In vivo Analysis of the Role of FtsZ1 and FtsZ2 Proteins in Chloroplast Division in Arabidopsis thaliana
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Chloroplasts divide by a constrictive fission process that is regulated by FtsZ proteins. Given the importance of photosynthesis and chloroplasts in general, it is important to understand the mechanisms and molecular biology of chloroplast division. An FtsZ gene is known to be of prokaryotic origin and to have been transferred from a symbiont's genome to host genome via lateral transfer. Subsequent duplication of the initial FtsZ gene gave rise to the FtsZ1 and FtsZ2 genes and protein families in eukaryotes. These proteins co-localize mid-chloroplast to form the Z-ring. Z-ring assembly initiates chloroplast division, and it serves as a scaffold for other chloroplast division proteins. Little is known, however, about the FtsZ protein subunit turnover within the Z-ring, the effects of accessory proteins on Z-ring turnover assemblies, as well as the in vivo ultrastructure of the Z-ring in plants. To investigate the Arabidopsis thaliana FtsZ subunit turnover rate within the Z-ring, a section of the Z-ring in the chloroplasts of living plants expressing fluorescently tagged FtsZ1 or FtsZ2 proteins was photobleached and the recovery rate was monitored. The results show that the fluorescence recovery half times for the FtsZ1 and FtsZ2 proteins are 117s and 325s, respectively. This is significant as these data mirror their differences in GTP hydrolysis rates. To elucidate in vivo structure and ultrastructure of the Z-ring, a protocol was established that maintained fluorescence during high pressure freezing, freeze substitution and low temperature embedding. Afterwards, a correlative microscopy approach was employed to visualize and identify fluorescently labeled puncta, circular structures, at the light microscopy level. These puncta were further resolved as mini-rings using optical microscopy eXperimental (OMX) superresolution microscopy. Electron microscopy (EM) analysis imaged mini-rings and filament assemblies comprised of dense subunits. Electron tomography (ET) showed mini-rings composed of protofilaments.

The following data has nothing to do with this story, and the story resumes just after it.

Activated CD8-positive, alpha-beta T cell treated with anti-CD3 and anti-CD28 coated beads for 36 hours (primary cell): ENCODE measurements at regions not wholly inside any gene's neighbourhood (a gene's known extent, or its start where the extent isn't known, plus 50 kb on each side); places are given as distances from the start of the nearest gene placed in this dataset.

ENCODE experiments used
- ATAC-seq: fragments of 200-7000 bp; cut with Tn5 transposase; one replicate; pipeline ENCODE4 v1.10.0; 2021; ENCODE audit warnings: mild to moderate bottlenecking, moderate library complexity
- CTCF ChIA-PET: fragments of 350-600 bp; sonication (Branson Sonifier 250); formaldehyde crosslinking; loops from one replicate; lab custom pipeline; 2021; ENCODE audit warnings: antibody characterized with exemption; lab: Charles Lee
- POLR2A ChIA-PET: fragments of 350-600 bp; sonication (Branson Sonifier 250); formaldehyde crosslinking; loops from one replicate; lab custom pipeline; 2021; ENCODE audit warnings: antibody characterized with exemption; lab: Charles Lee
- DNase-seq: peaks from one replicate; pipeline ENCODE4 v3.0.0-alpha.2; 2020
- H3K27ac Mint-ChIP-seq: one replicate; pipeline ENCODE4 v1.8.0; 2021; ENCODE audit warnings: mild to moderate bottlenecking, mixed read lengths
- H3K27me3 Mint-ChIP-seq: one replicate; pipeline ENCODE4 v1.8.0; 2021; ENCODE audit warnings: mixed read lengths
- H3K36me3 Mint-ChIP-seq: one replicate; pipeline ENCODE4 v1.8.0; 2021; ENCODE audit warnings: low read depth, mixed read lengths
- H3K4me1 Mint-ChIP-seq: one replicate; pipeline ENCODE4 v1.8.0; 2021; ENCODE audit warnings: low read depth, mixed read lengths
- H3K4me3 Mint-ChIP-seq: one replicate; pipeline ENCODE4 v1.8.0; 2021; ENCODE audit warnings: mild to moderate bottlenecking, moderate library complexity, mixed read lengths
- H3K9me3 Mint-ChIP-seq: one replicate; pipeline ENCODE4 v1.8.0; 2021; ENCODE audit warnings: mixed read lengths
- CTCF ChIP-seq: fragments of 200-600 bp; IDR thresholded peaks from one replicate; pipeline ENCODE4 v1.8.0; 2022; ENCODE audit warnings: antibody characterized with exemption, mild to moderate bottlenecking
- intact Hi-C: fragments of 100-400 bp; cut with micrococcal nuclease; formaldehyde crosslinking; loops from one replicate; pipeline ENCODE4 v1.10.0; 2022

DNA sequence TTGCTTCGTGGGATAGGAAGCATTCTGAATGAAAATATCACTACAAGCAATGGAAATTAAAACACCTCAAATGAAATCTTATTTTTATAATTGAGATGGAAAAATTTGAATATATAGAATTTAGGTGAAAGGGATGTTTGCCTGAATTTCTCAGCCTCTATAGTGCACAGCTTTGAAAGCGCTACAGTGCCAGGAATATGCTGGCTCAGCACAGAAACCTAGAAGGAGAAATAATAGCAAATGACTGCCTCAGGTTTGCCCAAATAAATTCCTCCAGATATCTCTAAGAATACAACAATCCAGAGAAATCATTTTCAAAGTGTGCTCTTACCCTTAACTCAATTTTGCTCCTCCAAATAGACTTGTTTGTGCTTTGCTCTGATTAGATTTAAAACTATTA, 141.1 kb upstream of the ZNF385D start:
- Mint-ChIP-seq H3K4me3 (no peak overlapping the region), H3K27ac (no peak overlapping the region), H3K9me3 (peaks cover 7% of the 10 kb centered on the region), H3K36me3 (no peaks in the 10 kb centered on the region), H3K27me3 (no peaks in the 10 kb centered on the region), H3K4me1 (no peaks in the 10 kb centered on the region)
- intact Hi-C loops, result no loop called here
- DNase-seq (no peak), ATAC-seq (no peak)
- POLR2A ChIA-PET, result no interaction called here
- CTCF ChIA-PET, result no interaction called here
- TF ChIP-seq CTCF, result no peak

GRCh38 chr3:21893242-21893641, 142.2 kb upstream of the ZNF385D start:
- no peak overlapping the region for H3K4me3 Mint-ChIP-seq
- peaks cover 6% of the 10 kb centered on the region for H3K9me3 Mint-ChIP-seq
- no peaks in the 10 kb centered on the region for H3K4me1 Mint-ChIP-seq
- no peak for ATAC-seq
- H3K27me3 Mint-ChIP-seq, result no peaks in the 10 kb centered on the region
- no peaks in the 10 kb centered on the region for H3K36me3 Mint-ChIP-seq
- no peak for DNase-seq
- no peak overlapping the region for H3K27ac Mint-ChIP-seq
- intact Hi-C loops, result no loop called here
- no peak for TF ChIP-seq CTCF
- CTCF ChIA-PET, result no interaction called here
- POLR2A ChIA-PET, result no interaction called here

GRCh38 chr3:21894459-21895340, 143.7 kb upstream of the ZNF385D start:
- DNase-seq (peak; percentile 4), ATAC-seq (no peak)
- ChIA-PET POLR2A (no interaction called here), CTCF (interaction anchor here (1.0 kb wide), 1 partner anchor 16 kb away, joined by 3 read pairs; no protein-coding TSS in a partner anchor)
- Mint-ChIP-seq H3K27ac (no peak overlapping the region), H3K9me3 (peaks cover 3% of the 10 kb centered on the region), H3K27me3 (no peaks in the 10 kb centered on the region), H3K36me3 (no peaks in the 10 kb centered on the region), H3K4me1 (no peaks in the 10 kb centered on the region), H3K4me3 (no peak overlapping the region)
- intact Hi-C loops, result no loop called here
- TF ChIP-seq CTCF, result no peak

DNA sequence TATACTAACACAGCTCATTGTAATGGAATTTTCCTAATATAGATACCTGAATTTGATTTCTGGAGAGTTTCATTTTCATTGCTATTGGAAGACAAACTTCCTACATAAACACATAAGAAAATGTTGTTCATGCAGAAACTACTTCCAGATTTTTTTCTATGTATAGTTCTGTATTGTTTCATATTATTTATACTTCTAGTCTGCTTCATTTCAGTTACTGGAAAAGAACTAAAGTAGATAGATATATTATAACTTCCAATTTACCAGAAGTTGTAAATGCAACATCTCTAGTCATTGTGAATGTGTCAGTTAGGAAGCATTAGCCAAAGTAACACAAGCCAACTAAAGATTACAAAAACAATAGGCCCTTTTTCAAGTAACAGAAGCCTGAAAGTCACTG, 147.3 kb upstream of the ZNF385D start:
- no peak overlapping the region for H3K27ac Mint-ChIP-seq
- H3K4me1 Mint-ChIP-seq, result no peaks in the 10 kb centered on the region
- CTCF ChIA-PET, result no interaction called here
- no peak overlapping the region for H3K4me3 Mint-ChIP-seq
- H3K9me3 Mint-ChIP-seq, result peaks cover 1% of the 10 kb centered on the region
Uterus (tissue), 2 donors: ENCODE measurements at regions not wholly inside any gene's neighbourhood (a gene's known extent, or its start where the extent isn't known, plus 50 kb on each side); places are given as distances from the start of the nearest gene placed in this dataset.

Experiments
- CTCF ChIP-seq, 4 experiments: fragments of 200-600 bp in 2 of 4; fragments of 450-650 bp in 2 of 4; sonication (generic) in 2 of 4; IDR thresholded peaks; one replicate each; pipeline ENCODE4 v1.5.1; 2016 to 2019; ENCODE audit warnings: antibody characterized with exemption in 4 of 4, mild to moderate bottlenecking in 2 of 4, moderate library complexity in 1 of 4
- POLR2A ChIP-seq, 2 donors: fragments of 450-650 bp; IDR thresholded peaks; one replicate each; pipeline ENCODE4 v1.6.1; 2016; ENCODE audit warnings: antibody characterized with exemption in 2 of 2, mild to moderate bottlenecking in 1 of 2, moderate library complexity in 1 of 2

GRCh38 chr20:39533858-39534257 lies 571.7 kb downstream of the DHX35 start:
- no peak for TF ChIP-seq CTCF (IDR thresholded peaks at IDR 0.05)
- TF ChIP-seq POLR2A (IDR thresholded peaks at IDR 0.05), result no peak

Johnson, Carol (2012). In vivo Analysis of the Role of FtsZ1 and FtsZ2 Proteins in Chloroplast Division in Arabidopsis thaliana. Doctoral dissertation, Texas A&M University. Available electronically from